Thin onion skins

Beaugolais NouveauI pour a second beer and sit back in the easy camping chair. The scrawled label says 6.5%. The rapid mellowing, soporific effect suggests that it has developed greater potency in the bottle since being brewed 18 months ago at our previous home in Cornwall.

The sun disappeared behind the trees an hour or so ago. I gaze up at the uncountable pinpricks of light slowly emerging from the increasing darkness. A double flashing light emerges from behind the roofline of the house. After a noticeable delay, the dissipated jet roar follows from the same location. The cocooned passengers make their way leisurely across the night sky.

The cat’s tongue rasps as she cleans herself on the table beside me. A gentle breeze rustles the remaining dry leaves clinging stubbornly to the nearby oaks. Owls call and respond along the valley.

Normally, on a late November evening, I would expect to be inside, in front of a blazing fire. However, the unseasonably warm, sunny days, make me want to enjoy and absorb the elements for as long as possible while the good fortune lasts, just because.

After a time my mind wanders back to Thursday evening, when we visited the local auberge, for an event organised to celebrate the release of this year’s Beaujolais Nouveau.

At a long table, we shared steaming bowls of Pot au Feu and generous supplies of the young, fruity red. Following a comment about the unusual weather, a farmer neighbour informed us that a local saying suggests that on years when the skins of¬†onions are thick, it is advisable to prepare for a heavy winter. This year’s onion skins are thin. We shrugged a communal “we’ll see” shrug and moved on to other topics.

Sitting outside these few nights later, listening to the brook burble, watching a satellite track across the sky, I got to wondering. Who first noticed a correlation between onion skin thickness and wintery conditions ? Why just onion skins ? How many years does a correlation need to be witnessed in order for a pattern to be established, and for that pattern to be written into folklore ?

I sink further into the chair, look up at the¬†speckled darkness, and am reminded of a telephone conversation I’d had a couple of nights ago with my father. He was enthusing over the fact that space scientists last week had succeded in landing a probe on a comet. The probe was launched from a craft that has been successfully set into orbit around the comet, following a ten year journey that covered a cumulative distance of over 6.4 billion kilometres, and that needed four gravity assists from planetary flybys ( one of Mars and three of Earth ) in order to launch the craft into the required orbit.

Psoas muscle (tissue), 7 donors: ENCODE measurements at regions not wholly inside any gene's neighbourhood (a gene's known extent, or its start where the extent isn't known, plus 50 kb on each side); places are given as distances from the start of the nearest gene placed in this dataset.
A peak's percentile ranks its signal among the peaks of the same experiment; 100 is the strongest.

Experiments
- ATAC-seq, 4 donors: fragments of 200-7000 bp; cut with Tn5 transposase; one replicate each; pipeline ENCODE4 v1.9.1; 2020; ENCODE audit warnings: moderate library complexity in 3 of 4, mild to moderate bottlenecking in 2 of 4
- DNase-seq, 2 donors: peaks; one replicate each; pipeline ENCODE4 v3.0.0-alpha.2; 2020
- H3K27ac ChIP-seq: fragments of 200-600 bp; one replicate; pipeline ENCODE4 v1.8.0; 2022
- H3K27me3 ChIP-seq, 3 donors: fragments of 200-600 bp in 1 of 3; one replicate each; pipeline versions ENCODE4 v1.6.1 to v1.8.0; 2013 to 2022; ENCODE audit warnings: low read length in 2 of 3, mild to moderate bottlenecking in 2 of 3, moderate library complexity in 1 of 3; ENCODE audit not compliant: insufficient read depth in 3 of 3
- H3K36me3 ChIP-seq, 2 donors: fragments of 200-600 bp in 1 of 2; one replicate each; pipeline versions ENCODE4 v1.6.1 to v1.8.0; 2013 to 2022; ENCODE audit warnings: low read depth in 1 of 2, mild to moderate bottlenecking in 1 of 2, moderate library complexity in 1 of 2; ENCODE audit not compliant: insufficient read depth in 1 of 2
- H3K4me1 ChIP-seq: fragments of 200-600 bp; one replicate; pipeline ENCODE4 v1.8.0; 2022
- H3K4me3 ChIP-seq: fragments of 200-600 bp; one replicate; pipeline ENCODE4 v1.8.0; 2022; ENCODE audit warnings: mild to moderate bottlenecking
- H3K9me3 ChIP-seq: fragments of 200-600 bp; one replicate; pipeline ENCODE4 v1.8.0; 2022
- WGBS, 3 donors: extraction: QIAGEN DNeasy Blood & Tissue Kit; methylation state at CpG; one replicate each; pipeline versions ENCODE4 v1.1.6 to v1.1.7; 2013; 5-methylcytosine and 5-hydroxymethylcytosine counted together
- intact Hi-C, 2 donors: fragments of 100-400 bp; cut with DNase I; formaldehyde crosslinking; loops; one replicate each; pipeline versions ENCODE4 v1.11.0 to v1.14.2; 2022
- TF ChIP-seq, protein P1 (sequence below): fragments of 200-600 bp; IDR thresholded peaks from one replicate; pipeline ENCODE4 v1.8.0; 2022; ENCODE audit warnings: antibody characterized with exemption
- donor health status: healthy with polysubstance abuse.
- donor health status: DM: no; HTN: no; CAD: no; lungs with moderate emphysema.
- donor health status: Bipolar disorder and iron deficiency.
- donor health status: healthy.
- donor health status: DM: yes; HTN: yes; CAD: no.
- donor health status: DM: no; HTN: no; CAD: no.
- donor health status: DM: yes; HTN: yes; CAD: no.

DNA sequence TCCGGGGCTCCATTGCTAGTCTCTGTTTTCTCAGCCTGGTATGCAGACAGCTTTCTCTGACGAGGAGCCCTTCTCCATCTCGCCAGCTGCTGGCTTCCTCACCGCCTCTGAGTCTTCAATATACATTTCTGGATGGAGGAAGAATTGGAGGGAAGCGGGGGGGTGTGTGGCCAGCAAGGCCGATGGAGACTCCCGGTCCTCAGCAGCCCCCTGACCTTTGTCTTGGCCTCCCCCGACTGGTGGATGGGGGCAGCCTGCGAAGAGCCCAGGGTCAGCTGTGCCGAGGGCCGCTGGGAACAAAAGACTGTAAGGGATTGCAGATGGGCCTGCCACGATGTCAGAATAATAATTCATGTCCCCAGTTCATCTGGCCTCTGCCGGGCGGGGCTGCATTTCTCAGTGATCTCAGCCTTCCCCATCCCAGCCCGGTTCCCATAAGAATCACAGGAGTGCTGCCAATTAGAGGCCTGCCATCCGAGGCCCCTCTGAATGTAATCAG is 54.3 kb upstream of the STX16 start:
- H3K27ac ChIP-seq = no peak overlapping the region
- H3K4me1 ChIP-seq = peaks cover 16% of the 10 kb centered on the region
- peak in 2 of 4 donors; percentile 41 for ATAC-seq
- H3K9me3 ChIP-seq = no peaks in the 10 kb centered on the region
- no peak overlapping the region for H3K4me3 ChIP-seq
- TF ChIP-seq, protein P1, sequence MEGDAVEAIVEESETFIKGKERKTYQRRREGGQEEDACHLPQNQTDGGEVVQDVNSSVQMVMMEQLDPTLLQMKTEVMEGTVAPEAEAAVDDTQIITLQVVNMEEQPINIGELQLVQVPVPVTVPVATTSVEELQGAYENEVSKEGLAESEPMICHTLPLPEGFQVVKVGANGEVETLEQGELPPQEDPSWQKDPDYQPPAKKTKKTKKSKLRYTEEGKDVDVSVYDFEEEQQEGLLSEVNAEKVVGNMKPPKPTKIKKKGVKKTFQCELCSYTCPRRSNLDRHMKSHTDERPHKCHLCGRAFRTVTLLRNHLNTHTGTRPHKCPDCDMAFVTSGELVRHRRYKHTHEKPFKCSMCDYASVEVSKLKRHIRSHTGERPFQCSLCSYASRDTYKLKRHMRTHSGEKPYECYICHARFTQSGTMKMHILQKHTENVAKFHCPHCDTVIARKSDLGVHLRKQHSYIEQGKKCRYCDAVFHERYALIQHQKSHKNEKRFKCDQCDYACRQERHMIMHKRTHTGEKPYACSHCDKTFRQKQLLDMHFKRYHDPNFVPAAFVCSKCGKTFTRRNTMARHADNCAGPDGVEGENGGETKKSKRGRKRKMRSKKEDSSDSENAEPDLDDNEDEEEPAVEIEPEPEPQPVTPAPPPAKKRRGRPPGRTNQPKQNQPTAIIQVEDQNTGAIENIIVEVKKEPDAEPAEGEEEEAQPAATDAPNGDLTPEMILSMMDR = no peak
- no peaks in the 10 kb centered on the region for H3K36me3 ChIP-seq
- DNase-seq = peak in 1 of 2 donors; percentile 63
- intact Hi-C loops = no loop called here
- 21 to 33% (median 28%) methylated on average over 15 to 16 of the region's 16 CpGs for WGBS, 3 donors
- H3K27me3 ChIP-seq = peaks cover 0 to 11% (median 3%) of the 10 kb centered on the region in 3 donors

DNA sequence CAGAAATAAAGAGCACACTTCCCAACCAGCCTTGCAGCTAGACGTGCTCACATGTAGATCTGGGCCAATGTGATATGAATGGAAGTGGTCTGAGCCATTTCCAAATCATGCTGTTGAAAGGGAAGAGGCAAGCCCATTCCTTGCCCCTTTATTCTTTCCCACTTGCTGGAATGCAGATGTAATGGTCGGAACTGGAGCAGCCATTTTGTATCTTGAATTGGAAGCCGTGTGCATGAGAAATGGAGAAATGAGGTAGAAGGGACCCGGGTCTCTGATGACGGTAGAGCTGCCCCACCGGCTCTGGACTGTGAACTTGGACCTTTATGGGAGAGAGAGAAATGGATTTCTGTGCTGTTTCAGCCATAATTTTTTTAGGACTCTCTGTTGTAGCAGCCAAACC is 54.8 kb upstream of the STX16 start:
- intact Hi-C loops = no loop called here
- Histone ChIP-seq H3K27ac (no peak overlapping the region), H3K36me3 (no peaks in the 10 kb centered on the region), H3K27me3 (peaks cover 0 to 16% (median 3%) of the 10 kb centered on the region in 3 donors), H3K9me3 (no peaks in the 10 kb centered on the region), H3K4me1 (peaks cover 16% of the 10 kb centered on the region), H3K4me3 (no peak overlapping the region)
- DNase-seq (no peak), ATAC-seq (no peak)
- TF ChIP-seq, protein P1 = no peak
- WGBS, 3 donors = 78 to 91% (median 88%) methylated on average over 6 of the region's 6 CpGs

We have kept up with very little news during the twelve months since moving to this sparsley populated area of rural France. No TV, no newspapers, no radio. We have little idea what is going on in the wider world. Somehow, though, this report filtered through, and it piqued my interest. But not enough for me to register the fact that it had taken such a long time to achieve this goal. In my ignorance, I thought that the probe had been launched much more recently. I thought “good on them, that’s fantastic”, then went back to trying to complete the terraced vegetable garden while the weather holds.

That lonely probe has been making its hazardous journey towards the outer reaches of the Solar System for ten years. Permission was granted ten years before launch to set about realising this mission. How many years were required to work through the necessary calculations in order to present for authorisation ?

For the greater proportion of my lifetime, this project has been taking place in some shape or form, in order to shed light on the development of our Solar System, and on our place as a statistically unlikely tiny speck within it.

This kind of endeavour has its roots in stillness. In the willingness to stop and observe, in the ability to ascertain pattern.

The thinking that looks up at those shimmering lights and imagines how it might be possible to negotiate a path between them, shares roots with that which notices how a vegetable’s protective layer might forecast weather conditions.

The breeze has increased in strength, and contains within it an edge that reminds that we are heading into winter. I shiver, raise a final toast to The Observers, pack up the chair, and head inside to light the fire.